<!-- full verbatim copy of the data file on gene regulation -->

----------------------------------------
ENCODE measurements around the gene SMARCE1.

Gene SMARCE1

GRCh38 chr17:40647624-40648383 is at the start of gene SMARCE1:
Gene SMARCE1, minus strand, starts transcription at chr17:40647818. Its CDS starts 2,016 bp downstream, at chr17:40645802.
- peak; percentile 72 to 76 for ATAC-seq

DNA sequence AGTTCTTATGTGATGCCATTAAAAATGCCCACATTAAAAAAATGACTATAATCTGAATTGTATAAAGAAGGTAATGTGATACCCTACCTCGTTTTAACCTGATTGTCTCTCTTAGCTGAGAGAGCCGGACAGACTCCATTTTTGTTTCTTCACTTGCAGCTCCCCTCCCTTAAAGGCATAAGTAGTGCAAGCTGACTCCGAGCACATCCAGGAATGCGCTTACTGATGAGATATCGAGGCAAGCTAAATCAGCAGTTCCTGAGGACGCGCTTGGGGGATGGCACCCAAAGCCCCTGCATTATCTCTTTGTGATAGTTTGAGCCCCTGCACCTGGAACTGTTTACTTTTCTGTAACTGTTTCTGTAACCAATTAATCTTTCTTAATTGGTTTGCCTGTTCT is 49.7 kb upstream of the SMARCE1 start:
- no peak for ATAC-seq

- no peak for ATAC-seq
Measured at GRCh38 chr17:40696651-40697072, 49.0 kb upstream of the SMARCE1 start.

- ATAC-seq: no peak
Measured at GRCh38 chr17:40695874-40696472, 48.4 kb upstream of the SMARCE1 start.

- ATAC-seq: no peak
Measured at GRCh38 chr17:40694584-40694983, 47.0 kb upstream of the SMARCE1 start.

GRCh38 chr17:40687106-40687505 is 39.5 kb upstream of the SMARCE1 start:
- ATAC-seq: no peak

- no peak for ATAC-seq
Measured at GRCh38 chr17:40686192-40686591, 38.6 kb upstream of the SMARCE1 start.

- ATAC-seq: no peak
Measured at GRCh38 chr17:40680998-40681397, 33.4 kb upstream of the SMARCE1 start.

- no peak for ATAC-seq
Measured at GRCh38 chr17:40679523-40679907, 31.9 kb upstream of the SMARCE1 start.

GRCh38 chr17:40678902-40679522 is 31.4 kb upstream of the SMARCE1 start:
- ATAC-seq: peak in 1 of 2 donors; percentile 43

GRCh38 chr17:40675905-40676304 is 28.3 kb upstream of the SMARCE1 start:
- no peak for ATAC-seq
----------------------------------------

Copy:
ENCODE measurements around the gene SMARCE1.

Gene SMARCE1

GRCh38 chr17:40647624-40648383 is at the start of gene SMARCE1:
Gene SMARCE1, minus strand, starts transcription at chr17:40647818. Its CDS starts 2,016 bp downstream, at chr17:40645802.
- peak; percentile 72 to 76 for ATAC-seq

DNA sequence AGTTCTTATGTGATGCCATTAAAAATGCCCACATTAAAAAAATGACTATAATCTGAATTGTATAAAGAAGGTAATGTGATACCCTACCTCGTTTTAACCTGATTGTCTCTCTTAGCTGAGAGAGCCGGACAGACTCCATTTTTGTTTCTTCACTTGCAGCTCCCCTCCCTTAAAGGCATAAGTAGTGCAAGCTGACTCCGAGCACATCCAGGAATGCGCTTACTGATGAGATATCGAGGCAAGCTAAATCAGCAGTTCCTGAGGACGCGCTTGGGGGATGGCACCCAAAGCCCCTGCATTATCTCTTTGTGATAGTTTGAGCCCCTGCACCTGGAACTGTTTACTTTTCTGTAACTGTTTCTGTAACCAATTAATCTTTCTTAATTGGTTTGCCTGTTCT is 49.7 kb upstream of the SMARCE1 start:
- no peak for ATAC-seq

- no peak for ATAC-seq
Measured at GRCh38 chr17:40696651-40697072, 49.0 kb upstream of the SMARCE1 start.

- ATAC-seq: no peak
Measured at GRCh38 chr17:40695874-40696472, 48.4 kb upstream of the SMARCE1 start.

- ATAC-seq: no peak
Measured at GRCh38 chr17:40694584-40694983, 47.0 kb upstream of the SMARCE1 start.

GRCh38 chr17:40687106-40687505 is 39.5 kb upstream of the SMARCE1 start:
- ATAC-seq: no peak

- no peak for ATAC-seq
Measured at GRCh38 chr17:40686192-40686591, 38.6 kb upstream of the SMARCE1 start.

- ATAC-seq: no peak
Measured at GRCh38 chr17:40680998-40681397, 33.4 kb upstream of the SMARCE1 start.

- no peak for ATAC-seq
Measured at GRCh38 chr17:40679523-40679907, 31.9 kb upstream of the SMARCE1 start.

GRCh38 chr17:40678902-40679522 is 31.4 kb upstream of the SMARCE1 start:
- ATAC-seq: peak in 1 of 2 donors; percentile 43

GRCh38 chr17:40675905-40676304 is 28.3 kb upstream of the SMARCE1 start:
- no peak for ATAC-seq